If Archaeopteryx did not have a few perfectly formed, modern feathers, clearly visible on two of the six known specimens,3 Archaeopteryx would be considered Compsognathus.4 The skeletal features of Archaeopteryx are certainly not suitable for flight, because no specimen shows a sternum (breast bone), which all birds and bats must have to anchor their large flight muscles. But why would Archaeopteryx have modern, aerodynamically perfect feathers if it could not fly?5 Finally, Archaeopteryx should not be classified as a bird.6

The two fossils with feathers were “found” and sold for high prices by Karl Häberlein (in 1861 for 700 pounds) and his son, Ernst (in 1877 for 20,000 gold marks), just as Darwin’s theory and book, The Origin of Species (1859), were gaining popularity. While some German experts thought that the new (1861) fossil was a forgery, the British Museum (Natural History) bought it sight unseen. (In the preceding century, fossil forgeries from limestone quarries were common in that region of Germany.7)

Evidence of an Archaeopteryx forgery includes instances where the supposedly mating faces of the fossil (the main slab and counterslab) do not mate. The feather impressions are primarily on the main slab, while the counterslab in several places has raised areas with no corresponding indentation on the main slab. These raised areas, nicknamed “chewing gum blobs,” are made of the same fine-grained material that is found only under the feather impressions. The rest of the fossil is composed of a coarse-grained limestone.  [See Figure 190.]  

Some might claim that Archaeopteryx has a wishbone, or furcula—a unique feature of birds. It would be more accurate to say that only the British Museum specimen has a visible furcula. It is a strange furcula, “relatively the largest known in any bird.”8 Furthermore, it is upside down, a point acknowledged by two giants of the evolutionist movement—T. H. Huxley (Darwin’s so-called bulldog) and Gavin deBeer. As Fred Hoyle and N. Chandra Wickramasinghe stated,

It was somewhat unwise for the forgers to endow Compsognathus with a furcula, because a cavity had to be cut in the counterslab, with at least some semblance to providing a fit to the added bone. This would have to be done crudely with a chisel, which could not produce a degree of smoothness in cutting the rock similar to a true sedimentation cavity.9  [See Figure 191.]

Feather imprints show what have been called “double strike” impressions. Evidently, feather impressions were made twice in a slightly displaced position as the slab and counterslab were pressed together.  [See Figure 192.]

Honest disagreement as to whether Archaeopteryx was or was not a forgery was possible until 1986, when a definitive test was performed. An x-ray resonance spectrograph of the British Museum fossil showed that the finer-grained material containing the feather impressions differed significantly from the rest of the coarser-grained fossil slab. The chemistry of this “amorphous paste” also differed from the crystalline rock in the famous fossil quarry in Bavaria, Germany, where Archaeopteryx supposedly was found.10 Few responses have been made to this latest, and probably conclusive, evidence.11

Fossilized feathers are almost unknown,12 and several complete, flat feathers that just happened to be at the slab/counterslab interface are even more remarkable. Had a feathered Archaeopteryx been buried in mud or a limestone paste, its feathers would have had a three-dimensional shape, typical of the curved feathers we have all held. Indeed, the only way to flatten a feather is to press it between two flat slabs. Flattened feathers, alone, raise suspicions.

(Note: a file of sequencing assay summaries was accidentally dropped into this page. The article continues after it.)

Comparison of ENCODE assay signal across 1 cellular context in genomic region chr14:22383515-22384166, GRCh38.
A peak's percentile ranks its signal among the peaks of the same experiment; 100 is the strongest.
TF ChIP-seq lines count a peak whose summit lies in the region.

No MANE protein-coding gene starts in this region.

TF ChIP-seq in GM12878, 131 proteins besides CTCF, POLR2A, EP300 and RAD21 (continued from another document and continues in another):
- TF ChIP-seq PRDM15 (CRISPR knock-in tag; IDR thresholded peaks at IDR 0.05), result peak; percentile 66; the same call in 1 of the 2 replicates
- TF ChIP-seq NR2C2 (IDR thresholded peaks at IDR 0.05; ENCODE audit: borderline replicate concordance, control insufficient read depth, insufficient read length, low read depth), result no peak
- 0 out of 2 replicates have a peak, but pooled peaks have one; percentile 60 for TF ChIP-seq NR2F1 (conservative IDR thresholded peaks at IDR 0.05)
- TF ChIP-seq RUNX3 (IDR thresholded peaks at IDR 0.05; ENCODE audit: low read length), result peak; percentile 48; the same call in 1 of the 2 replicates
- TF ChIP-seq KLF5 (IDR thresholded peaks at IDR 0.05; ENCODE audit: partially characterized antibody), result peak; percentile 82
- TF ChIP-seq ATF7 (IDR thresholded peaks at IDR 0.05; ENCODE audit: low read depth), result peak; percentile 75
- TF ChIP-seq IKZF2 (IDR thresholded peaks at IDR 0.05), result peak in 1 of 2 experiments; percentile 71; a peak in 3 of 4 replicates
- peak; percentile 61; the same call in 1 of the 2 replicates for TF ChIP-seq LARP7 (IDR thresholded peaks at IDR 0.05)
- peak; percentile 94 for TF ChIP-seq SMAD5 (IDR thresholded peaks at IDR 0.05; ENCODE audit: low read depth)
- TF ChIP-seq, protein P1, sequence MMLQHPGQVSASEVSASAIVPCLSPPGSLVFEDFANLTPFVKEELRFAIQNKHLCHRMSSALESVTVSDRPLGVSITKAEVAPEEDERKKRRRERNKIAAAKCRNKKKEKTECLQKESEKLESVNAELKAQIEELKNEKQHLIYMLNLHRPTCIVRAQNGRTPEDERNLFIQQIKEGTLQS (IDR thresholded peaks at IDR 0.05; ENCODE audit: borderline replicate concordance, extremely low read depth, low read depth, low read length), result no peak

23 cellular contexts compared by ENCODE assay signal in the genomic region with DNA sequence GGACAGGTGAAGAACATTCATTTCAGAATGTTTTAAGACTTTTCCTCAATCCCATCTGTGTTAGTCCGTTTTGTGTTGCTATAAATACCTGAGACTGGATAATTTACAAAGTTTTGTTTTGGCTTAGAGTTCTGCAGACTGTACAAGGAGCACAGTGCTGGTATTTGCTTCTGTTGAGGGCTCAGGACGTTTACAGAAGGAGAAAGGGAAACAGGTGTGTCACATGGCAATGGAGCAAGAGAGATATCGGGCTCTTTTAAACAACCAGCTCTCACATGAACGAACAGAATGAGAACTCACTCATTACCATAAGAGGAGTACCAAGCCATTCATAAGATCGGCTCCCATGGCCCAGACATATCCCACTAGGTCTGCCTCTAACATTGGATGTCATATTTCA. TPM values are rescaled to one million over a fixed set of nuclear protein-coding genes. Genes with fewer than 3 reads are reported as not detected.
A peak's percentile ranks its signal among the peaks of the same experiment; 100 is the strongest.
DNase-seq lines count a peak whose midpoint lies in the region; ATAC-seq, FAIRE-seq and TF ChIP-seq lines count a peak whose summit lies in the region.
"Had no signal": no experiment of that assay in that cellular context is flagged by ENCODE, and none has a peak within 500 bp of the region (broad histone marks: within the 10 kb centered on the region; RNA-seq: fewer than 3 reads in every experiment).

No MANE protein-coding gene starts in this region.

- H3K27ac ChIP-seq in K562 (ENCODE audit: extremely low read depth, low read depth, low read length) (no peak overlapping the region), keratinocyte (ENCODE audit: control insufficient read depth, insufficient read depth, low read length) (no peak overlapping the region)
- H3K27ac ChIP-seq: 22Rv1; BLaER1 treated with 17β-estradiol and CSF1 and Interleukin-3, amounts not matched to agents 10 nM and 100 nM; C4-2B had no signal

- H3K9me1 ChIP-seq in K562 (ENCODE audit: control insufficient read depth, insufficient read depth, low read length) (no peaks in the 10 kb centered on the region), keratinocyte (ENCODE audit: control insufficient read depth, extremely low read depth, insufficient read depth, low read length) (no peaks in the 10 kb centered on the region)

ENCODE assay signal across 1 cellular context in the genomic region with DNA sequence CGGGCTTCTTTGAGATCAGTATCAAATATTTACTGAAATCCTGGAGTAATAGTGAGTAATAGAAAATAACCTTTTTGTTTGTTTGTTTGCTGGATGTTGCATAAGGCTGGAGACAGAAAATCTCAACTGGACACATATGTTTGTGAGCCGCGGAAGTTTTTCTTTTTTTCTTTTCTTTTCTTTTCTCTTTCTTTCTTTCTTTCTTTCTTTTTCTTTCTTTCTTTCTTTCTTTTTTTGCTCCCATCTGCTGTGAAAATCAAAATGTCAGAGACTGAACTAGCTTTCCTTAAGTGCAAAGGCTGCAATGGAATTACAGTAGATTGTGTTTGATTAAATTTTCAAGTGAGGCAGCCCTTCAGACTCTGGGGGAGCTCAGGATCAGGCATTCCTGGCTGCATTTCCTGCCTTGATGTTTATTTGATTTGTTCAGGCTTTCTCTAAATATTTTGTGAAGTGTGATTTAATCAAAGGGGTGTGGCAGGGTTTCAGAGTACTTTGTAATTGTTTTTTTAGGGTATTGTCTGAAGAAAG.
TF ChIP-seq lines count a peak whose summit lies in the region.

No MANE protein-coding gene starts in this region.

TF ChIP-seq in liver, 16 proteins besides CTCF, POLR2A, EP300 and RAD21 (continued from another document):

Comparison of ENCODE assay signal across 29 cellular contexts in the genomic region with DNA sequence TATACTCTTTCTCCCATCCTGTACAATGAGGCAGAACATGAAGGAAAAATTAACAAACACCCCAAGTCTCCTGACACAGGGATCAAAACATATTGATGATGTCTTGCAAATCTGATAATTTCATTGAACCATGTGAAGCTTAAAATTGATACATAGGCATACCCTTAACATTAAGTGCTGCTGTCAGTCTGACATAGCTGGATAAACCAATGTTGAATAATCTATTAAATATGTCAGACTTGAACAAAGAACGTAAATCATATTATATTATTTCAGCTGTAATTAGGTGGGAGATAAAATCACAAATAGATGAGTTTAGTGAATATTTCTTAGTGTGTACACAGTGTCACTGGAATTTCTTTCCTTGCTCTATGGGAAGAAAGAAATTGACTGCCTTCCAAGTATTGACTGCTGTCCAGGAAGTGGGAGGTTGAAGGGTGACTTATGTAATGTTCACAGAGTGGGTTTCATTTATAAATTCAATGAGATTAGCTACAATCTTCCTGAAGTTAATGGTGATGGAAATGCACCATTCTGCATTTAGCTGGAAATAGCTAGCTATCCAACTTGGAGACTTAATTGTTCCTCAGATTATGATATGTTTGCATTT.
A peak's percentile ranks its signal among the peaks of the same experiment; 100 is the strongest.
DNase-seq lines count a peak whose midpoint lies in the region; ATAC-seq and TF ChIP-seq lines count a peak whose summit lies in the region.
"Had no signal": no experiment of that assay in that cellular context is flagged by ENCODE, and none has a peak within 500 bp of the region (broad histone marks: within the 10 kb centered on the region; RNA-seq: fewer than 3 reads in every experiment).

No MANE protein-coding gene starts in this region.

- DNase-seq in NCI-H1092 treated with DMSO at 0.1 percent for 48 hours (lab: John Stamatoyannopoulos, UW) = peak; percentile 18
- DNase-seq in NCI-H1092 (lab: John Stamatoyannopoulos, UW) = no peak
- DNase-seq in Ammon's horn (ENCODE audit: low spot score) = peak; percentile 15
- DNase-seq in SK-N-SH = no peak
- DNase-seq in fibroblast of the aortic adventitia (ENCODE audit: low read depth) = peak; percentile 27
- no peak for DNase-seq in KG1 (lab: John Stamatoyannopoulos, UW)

Also, there has been no convincing explanation for how to fossilize (actually encase) a bird in the 80% pure, Solnhofen limestone. One difficulty, which will be appreciated after reading about liquefaction on pages 172–183, is the low density of bird carcasses. Another is that limestone is primarily precipitated from seawater, as explained on pages 226–231. Therefore, to be buried in limestone, the animal must lie on the seafloor—unusual for a dead bird. Other problems with evolving birds are described in Endnote i on page 65.

Significantly, two modern birds have been discovered in rock strata dated by evolutionists as much older than Archaeopteryx.13 In Argentina, many birdlike footprints have been found which evolutionists say preceded Archaeopteryx by at least 55 million years.14 Therefore, according to evolutionary dating methods, Archaeopteryx could not be ancestral to modern birds. True fossilized birds have been found that evolutionists believe lived shortly after Archaeopteryx.15 This has forced some to conclude that the distinctly different Archaeopteryx was not ancestral to modern birds.16

When the media popularize an evolutionist claim that is later shown to be false, retractions are seldom made. One refreshing exception is provided by National Geographic, which originally, and incorrectly, reported the discovery in China of “a true missing link in the complex chain that connects dinosaurs to birds.” (Actually, the fossil was a composite of a bird’s body and a dinosaur’s tail, faked for financial gain.)17 Details were explained on a few back pages of National Geographic by an independent investigator at the request of National Geographic’s editor. The report was summarized as follows:

It’s a tale of misguided secrecy and misplaced confidence, of rampant egos clashing, self-aggrandizement, wishful thinking, naive assumptions, human error, stubbornness, manipulation, backbiting, lying, corruption, and, most of all, abysmal communication.18